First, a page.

DB: Really? The merging of the corporate state and corporate power. Could you say a little more about that?
RC: It’s not concerned with individual rights. Look at the prison population. It’s heartbreaking and staggering. There’s not a better barometer of how you feel about freedom than how many people you put in prison. You need to find a better way to treat your folks.
As you look at the discrimination by numbers and percentage of the young black males in prison and the lives that are severely damaged, it is just unbelievable and staggering. It’s a shame for the nation that we would ever permit that. That’s after the civil rights movement. So you get to vote until you go to prison and then you can’t vote anymore because you have been convicted of a felony.
DB: A lot of discussion now about the drone program. We have admissions from the highest levels of government that the President of the United States has collaborated in a wide-ranging program of assassinations. In the context of national and international law, how would you characterize that?
RC: Murder. Simple. It ought to be addressed as such. The drones themselves are murder. The U.S. is going into neutral countries, areas far, far removed from war zones, often missing the people who were intended to be hit and hitting a lot of people there was no intention of hitting but they just got in the way. And it doesn’t seem to bother the government. But just the technique. What happens on earth there’s no safety anyplace from something in the sky that you can’t see until it kills you.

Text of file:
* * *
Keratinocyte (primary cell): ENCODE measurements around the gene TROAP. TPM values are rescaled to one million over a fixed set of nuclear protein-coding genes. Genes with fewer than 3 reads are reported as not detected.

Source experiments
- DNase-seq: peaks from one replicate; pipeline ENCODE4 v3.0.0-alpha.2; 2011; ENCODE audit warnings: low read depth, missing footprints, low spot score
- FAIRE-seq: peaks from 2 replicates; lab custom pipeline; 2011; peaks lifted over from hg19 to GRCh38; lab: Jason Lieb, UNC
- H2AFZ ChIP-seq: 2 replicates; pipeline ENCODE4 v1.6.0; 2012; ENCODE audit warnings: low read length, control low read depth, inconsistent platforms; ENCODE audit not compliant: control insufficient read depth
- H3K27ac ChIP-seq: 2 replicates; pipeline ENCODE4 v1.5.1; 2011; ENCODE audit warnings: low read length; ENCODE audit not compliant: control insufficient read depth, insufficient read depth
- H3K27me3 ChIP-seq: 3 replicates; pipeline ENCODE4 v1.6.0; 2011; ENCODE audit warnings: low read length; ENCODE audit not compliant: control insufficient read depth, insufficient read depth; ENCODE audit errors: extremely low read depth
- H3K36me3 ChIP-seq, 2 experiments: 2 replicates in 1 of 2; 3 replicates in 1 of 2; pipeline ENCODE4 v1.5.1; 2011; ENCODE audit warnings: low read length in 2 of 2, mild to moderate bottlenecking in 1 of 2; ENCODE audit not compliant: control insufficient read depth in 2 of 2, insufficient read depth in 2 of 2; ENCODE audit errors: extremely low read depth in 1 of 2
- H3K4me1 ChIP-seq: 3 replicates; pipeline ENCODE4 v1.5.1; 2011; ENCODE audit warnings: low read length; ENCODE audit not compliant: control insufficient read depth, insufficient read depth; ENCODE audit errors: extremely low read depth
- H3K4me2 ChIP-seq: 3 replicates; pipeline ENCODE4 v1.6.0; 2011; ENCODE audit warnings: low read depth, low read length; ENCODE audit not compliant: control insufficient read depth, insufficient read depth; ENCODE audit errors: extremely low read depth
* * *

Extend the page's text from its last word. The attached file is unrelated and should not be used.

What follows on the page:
DB: We have done a lot of programming over the last two invasions of the Gaza Strip. Even though the first one was more bloody and brutal, the last one was a drone war. When you were speaking with people, there were drones everywhere. People were terrified. Just about every human being on the Gaza strip was vulnerable. Where are we in terms of warfare and the power of the rich and the elite to control the rest by any means necessary, which seems to be more and more intense weaponry?
RC: The plight of Gaza, not to mention Palestine generally, is desperate. I represented the PLO for about 30 years until Arafat left. He only left Gaza about two years before he died so I’d visit him there regularly. The place was booming. They were producing three crops a year, there was green everywhere. They were almost finished building an international airport. Education was booming. I don’t know of a place that was so intense on education from grammar school through graduate school. And it was so spirited.
I was there in January. Now it is just awful. It seems like you are at risk at all times. There is no security anyplace. Even agriculture is barren. Hospitals are in terrible shape, lacking medicines for the many injured and sick people. It’s a desperate situation and getting worse.